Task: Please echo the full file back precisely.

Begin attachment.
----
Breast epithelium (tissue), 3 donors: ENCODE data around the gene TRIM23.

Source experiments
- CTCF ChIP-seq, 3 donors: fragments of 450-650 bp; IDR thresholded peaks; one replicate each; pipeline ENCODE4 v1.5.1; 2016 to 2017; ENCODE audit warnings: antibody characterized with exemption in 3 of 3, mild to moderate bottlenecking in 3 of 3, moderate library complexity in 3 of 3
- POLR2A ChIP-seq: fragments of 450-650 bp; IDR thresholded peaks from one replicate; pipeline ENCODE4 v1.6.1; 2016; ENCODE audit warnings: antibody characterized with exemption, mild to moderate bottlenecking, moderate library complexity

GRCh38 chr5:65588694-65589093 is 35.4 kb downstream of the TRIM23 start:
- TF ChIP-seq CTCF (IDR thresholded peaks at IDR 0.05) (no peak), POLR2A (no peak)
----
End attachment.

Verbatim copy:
Breast epithelium (tissue), 3 donors: ENCODE data around the gene TRIM23.

Source experiments
- CTCF ChIP-seq, 3 donors: fragments of 450-650 bp; IDR thresholded peaks; one replicate each; pipeline ENCODE4 v1.5.1; 2016 to 2017; ENCODE audit warnings: antibody characterized with exemption in 3 of 3, mild to moderate bottlenecking in 3 of 3, moderate library complexity in 3 of 3
- POLR2A ChIP-seq: fragments of 450-650 bp; IDR thresholded peaks from one replicate; pipeline ENCODE4 v1.6.1; 2016; ENCODE audit warnings: antibody characterized with exemption, mild to moderate bottlenecking, moderate library complexity

GRCh38 chr5:65588694-65589093 is 35.4 kb downstream of the TRIM23 start:
- TF ChIP-seq CTCF (IDR thresholded peaks at IDR 0.05) (no peak), POLR2A (no peak)